One of the greatest challenges to retirees and investors alike is inflation. Not only is this principle often forgotten, but rarely understood. So let’s discuss inflation: what it is, where it’s been, and where it might be going in the future. How can you as an investor combat inflation over long periods of time, helping to ensure that the purchasing power of your money remains unchanged for years to come?
Inflation is an economic phenomenon of price increases. Traditionally a result of increased raw material pricing (like steel or lumber), inflation also occurs when there is increased demand or less supply. Both roads lead in one direction: higher prices. We all experience inflation when we look at the cost of what we purchase over time. Compare what you paid for food, computers, prescriptions, or rent five years ago. It is an easy way to see inflation. Think about purchasing a car or a house 30 years ago versus today. Inflation is all around us.
The United States measures inflation through the Consumer Price Index or CPI, which monitors the change in price of “a basket of goods and services” that attempts to symbolize typical purchases a family might make. This includes larger expenses like home prices and vehicles and day-to-day costs like bananas, phones, medications, etc. Not only does the government track inflation, but the Federal Reserve actively has a hand in either raising or lowering the amount of inflation we experience. They do this primarily by setting the prime interest rate and adding to or removing money from circulation.
Inflation has been remarkably tepid over the past 20 years or so, but those of us who lived through the late 70s and early 80s may recall the difficulty in finding home loans with less than a 10% annual percentage rate (APR). There have been natural forces that have kept inflation remarkably low, including:
Technology, which has increased productivity, enabling us to do much more with less time and resources. For example, farmers using a global positioning system (GPS) to plant more crops in their field can produce more food with the same available land. A similar idea applies to phones. Not too long ago, you needed a camera, a GPS, a map, etc. Now all of these items are neatly packed into a single device.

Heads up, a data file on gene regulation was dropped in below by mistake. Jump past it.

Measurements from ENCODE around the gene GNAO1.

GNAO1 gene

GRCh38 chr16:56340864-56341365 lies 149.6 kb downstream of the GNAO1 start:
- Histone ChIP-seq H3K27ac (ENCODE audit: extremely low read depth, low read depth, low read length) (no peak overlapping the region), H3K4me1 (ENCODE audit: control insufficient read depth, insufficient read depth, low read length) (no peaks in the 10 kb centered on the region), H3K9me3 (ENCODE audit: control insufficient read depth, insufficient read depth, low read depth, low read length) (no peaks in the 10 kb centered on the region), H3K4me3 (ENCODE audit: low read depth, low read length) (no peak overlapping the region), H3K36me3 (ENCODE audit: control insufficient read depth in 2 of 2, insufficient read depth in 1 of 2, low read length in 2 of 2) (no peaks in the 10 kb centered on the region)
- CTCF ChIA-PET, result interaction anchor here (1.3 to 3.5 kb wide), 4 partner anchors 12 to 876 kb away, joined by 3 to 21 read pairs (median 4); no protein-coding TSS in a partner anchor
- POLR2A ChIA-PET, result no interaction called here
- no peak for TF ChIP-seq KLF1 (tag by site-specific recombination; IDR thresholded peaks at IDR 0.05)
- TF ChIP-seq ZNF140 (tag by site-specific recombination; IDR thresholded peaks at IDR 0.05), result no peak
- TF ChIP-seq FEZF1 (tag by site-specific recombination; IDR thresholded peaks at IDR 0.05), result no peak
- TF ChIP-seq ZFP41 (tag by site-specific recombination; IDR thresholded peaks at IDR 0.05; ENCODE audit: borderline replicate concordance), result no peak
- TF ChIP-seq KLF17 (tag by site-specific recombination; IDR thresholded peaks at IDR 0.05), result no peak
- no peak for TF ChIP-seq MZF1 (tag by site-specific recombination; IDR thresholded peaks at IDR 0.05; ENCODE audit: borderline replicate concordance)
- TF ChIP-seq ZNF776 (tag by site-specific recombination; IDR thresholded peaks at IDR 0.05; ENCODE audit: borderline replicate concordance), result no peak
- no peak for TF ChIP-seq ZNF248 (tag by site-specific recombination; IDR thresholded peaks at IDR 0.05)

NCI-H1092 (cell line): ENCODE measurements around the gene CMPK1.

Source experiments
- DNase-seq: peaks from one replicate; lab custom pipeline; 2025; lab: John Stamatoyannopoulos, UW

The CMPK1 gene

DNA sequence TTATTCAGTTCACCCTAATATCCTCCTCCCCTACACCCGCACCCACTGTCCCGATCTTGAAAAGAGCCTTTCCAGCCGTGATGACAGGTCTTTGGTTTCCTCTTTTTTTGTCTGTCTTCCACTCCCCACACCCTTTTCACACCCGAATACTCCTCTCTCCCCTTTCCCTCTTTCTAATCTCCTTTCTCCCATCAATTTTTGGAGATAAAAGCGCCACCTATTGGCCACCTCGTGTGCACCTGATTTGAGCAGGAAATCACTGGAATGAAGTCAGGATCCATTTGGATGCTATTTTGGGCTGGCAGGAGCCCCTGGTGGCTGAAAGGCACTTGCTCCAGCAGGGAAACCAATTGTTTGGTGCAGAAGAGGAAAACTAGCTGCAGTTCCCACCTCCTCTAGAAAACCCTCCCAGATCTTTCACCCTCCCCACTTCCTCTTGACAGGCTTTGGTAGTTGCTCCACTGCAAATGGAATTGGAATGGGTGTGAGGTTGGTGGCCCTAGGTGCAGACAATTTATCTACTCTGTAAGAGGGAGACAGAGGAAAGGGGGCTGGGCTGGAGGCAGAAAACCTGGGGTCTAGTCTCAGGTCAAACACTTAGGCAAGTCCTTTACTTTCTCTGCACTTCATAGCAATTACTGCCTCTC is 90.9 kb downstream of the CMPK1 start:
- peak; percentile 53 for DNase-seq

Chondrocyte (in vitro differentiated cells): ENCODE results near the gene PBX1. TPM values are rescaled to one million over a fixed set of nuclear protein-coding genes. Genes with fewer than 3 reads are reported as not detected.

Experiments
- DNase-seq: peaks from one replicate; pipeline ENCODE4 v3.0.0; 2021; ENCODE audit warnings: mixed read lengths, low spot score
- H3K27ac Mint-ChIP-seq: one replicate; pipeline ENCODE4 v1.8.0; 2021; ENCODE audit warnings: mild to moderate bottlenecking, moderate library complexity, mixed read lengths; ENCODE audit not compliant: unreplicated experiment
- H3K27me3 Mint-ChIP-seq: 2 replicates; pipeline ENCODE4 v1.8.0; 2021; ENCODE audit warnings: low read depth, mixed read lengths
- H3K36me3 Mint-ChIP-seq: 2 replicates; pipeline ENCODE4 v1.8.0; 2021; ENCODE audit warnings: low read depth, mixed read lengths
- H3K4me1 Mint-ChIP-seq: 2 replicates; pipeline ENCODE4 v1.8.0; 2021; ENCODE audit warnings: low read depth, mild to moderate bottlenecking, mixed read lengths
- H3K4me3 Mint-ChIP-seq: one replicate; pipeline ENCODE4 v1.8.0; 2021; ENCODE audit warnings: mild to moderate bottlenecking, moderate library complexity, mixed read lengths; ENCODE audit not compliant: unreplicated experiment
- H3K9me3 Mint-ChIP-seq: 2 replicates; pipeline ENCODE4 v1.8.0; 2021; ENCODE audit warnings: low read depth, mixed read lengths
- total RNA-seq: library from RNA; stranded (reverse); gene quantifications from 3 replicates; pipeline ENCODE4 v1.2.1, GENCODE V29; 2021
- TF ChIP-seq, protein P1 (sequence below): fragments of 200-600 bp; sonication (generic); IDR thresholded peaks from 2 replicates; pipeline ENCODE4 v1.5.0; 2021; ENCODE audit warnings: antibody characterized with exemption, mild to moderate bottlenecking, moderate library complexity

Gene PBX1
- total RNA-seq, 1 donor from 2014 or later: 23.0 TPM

Gains in efficiencies have aided in the creation and harvesting of raw materials.
Globalization has enabled us to purchase nearly anything from anywhere, created by companies who can create the things we need at a lower cost.
Outsourcing services have enabled companies to hire and maintain workforces globally.
Lower interest rates driven by government and federal policy lowers borrowing costs, thus enabling people to buy higher-priced homes for the same monthly payment.
If inflation points to higher costs, isn’t less inflation a good thing? Well, yes and no. It depends on which side of the equation you’re on. Those who rely on a fixed income like bonds tend not to do well in low inflation environments. Lower rates point to lower yields, meaning those fixed-income investments simply can’t generate enough of a return to outpace inflation. Those who save solely in cash also struggle, as the return on savings accounts is virtually non-existent (as has been the case for several years now).
On the buy-side, low inflation is generally a good thing. The availability of excess capital at low rates is believed to spur business development and encourage consumer spending. This has the effect of kickstarting a stagnant economy, rising stock market valuations, and generally improving economic conditions.
Though inflation has been relatively low for the past decade, things may be gradually changing. Typically, the low unemployment we experienced prior to COVID has the effect of naturally spurring inflation, though that did not appear to be the case this time. Economists believe that an economy grows best around 2-3% inflation, which is why the Federal Reserve announced policy geared toward raising inflation, even allowing it to “run hot” for a period of time to make up for the lower-than-average rates of the previous years. Now, this may go unnoticed by many, but to us, allowing a 2% inflation to be “welcomed” easily lets the genie out of the bottle. A 2% inflation rate can become 3%, then 4%. Here in Colorado, we are reminded of how a small brush fire can quickly get out of control; inflation can do the same as we experienced in the late 70s. Many new investors do not have that experience. Those of us who lived those days remember it well. Still skeptical about inflation? The price of lumber has increased by nearly 50% from April to August last year, representing the largest four-month increase since the data has been tracked according to the Bureau of Labor Statistics.
So if everything we buy from lumber to medical care, groceries to televisions, and everything in between continues to get more expensive as we age, how can we adjust a retirement plan to account for it? In simple terms, your income must grow even after retirement. A growing income is the only way to prevent growing poor slowly over time. In my column next month, we’ll discuss how we can hamper inflation using a familiar friend: dividends.
With fall in full swing and snow adorning the mountain tops, I turn to a classic dish for a little winter comfort: Campbell’s Tomato Soup. First introduced in 1895, the can would don its familiar red and white label in 1898 after an executive attended the annual Cornell-Penn football game and “was impressed by Cornell’s […]